A time series forecast process is a set of steps or a recipe that leads you from defining your problem through to the outcome of having a time series forecast model or set of predictions.
In this post, you will discover time series forecast processes that you can use to guide you through your forecast project.
After reading this post, you will know:
- The 5-Step forecasting task by Hyndman and Athanasopoulos to guide you from problem definition to using and evaluating your forecast model.
- The iterative forecast development process by Shmueli and Lichtendahl to guide you from defining your goal to implementing forecasts.
- Suggestions and tips for working through your own time series forecasting project.
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5-Step Forecasting Task
The 5 basic steps in a forecasting task are summarized by Hyndman and Athanasopoulos in their book Forecasting: principles and practice. These steps are:
- Problem Definition. The careful consideration of who requires the forecast and how the forecast will be used. This is described as the most difficult part of the process, most likely because it is entirely problem specific and subjective.
- Gathering Information. The collection of historical data to analyze and model. This also includes getting access to domain experts and gathering information that can help to best interpret the historical information, and ultimately the forecasts that will be made.
- Preliminary Exploratory Analysis. The use of simple tools, like graphing and summary statistics, to better understand the data. Review plots and summarize and note obvious temporal structures, like trends seasonality, anomalies like missing data, corruption, and outliers, and any other structures that may impact forecasting.
- Choosing and Fitting Models. Evaluate two, three, or a suite of models of varying types on the problem. Models may be chosen for evaluation based on the assumptions they make and whether the dataset conforms. Models are configured and fit to the historical data.
- Using and Evaluating a Forecasting Model. The model is used to make forecasts and the performance of those forecasts is evaluated and skill of the models estimated. This may involve back-testing with historical data or waiting for new observations to become available for comparison.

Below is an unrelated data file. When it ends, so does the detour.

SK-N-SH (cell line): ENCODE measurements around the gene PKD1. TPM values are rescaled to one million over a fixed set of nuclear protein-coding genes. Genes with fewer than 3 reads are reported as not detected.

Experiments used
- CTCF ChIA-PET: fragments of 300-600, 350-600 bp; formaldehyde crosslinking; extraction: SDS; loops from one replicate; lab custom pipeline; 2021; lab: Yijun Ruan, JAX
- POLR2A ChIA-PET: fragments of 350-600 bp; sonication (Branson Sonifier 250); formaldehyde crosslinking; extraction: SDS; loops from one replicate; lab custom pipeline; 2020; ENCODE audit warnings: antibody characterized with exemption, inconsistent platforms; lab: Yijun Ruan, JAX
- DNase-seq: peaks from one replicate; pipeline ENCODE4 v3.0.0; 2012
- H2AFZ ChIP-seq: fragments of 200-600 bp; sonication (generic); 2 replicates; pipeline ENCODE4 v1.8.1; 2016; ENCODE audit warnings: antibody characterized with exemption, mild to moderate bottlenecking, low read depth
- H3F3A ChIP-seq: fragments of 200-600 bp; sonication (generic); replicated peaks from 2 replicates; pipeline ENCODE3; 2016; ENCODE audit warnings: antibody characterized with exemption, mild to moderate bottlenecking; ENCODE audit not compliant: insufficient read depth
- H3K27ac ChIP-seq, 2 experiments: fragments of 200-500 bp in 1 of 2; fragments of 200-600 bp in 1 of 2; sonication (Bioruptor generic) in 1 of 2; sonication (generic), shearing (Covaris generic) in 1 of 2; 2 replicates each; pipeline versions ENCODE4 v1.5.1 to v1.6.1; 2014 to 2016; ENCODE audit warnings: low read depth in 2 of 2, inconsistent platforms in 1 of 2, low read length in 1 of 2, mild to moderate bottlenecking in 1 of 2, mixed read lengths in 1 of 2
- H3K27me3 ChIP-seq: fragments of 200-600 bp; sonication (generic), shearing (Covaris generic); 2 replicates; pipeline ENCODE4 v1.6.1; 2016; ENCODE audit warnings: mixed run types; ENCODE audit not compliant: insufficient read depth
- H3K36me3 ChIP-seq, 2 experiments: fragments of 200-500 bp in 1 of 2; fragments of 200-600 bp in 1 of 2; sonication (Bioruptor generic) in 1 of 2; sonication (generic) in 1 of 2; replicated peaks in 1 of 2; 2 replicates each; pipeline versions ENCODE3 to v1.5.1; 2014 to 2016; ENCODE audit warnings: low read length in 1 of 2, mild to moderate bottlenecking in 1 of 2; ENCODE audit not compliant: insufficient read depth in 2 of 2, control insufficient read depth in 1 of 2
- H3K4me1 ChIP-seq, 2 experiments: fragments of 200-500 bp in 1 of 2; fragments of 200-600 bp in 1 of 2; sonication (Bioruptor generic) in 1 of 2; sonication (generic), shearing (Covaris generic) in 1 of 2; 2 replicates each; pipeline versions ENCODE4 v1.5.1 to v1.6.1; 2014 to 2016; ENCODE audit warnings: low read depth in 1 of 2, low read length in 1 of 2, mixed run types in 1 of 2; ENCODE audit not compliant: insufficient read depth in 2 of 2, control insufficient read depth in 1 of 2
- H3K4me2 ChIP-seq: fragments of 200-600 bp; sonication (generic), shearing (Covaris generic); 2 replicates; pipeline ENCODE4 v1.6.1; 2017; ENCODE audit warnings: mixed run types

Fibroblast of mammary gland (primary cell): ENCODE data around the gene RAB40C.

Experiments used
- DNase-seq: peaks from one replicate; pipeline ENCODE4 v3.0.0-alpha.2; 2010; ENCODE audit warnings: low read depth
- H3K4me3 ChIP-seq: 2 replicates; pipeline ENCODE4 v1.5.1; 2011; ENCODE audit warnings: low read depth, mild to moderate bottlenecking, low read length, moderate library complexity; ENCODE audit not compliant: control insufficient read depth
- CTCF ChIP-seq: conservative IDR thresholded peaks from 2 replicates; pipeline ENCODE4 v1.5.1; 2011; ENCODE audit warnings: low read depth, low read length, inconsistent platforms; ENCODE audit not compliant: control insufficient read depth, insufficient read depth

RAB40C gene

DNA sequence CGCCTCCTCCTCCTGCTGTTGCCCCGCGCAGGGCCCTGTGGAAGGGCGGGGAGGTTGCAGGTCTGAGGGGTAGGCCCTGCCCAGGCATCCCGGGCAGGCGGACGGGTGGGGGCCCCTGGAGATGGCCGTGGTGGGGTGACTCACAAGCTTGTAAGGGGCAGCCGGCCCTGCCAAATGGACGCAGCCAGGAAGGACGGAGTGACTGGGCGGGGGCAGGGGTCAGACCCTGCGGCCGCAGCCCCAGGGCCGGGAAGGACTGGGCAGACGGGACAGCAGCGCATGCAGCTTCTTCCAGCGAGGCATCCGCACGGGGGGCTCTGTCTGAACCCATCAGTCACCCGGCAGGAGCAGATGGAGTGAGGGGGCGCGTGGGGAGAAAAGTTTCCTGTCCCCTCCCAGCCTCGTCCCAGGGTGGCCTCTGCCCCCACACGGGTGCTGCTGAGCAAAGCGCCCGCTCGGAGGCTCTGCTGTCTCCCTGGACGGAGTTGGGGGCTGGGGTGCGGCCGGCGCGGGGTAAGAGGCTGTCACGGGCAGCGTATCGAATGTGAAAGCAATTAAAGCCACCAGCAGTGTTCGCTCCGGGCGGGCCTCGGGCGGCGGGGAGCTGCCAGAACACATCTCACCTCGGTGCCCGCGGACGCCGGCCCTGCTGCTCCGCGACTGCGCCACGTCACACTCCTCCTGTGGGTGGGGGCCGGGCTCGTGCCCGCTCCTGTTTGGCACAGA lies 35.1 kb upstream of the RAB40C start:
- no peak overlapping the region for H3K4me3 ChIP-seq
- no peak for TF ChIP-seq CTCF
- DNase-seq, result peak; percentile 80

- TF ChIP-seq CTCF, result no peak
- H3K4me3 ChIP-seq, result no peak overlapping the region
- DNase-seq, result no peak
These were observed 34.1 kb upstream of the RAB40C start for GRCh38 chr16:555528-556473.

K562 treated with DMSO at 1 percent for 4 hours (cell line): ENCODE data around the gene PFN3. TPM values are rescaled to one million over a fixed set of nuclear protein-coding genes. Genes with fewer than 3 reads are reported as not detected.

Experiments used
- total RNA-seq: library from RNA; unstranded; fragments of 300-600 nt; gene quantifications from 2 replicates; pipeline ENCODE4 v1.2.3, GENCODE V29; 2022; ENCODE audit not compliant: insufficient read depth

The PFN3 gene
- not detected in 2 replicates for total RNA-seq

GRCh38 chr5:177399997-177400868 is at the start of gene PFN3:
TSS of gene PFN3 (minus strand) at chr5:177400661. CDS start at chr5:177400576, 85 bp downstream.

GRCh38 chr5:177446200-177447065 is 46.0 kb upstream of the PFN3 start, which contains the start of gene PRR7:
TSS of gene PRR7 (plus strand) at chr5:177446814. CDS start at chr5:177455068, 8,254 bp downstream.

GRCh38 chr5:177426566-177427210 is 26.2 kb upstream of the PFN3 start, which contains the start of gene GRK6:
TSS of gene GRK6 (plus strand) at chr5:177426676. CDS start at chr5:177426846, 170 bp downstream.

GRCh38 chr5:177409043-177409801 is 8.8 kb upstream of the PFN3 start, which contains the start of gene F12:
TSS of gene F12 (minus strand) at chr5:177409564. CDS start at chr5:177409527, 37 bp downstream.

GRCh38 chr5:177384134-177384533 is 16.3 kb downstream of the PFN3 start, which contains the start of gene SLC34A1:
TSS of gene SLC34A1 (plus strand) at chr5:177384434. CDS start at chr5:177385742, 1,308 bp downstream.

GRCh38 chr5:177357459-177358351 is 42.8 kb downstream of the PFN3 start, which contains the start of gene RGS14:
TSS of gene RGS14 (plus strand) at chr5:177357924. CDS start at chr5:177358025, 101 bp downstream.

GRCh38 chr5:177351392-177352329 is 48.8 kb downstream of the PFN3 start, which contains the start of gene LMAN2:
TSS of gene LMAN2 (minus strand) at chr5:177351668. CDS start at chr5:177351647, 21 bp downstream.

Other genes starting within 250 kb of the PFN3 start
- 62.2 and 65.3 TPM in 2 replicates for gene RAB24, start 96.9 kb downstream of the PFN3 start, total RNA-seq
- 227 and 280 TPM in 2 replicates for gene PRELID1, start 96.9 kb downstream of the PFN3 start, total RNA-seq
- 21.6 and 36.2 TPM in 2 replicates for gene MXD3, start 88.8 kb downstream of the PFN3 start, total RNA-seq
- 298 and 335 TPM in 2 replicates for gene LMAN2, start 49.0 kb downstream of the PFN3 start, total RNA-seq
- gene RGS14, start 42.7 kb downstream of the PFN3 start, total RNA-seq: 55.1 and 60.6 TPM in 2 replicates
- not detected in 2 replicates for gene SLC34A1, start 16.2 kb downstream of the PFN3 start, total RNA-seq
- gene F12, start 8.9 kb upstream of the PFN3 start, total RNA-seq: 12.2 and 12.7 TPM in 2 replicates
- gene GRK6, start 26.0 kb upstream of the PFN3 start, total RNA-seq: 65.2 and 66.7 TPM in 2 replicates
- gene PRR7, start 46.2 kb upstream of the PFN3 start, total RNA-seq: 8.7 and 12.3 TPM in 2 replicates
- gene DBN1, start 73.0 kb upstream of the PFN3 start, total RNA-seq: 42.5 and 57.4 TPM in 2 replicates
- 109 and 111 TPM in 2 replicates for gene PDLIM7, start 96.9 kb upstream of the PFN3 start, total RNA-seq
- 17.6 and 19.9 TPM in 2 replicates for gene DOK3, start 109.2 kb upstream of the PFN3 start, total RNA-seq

This 5-step process provides a strong overview from starting off with an idea or problem statement and leading through to a model that can be used to make predictions.
The focus of the process is on understanding the problem and fitting a good model.
Each model is itself an artificial construct that is based on a set of assumptions (explicit and implicit) and usually involves one or more parameters which must be “fitted” using the known historical data.
— Page 22, Forecasting: principles and practice
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Iterative Forecast Development Process
The authors Shmueli and Lichtendahl in their book Practical Time Series Forecasting with R: A Hands-On Guide suggest an 8-step process.
This process extends beyond the development of a model and making forecasts and involves iterative loops.
Their process can be summarized as follows:
- Define Goal.
- Get Data.
- Explore and Visualize Series.
- Pre-Process Data.
- Partition Series.
- Apply Forecasting Method/s.
- Evaluate and Compare Performance.
- Implement Forecasts/Systems.
Below are the iterative loops within the process:
- Explore and Visualize Series => Get Data. Data exploration can lead to questions that require access to new data.
- Evaluate and Compare Performance => Apply Forecasting Method/s. The evaluation of models may raise questions or ideas for new methods or new method configurations to try.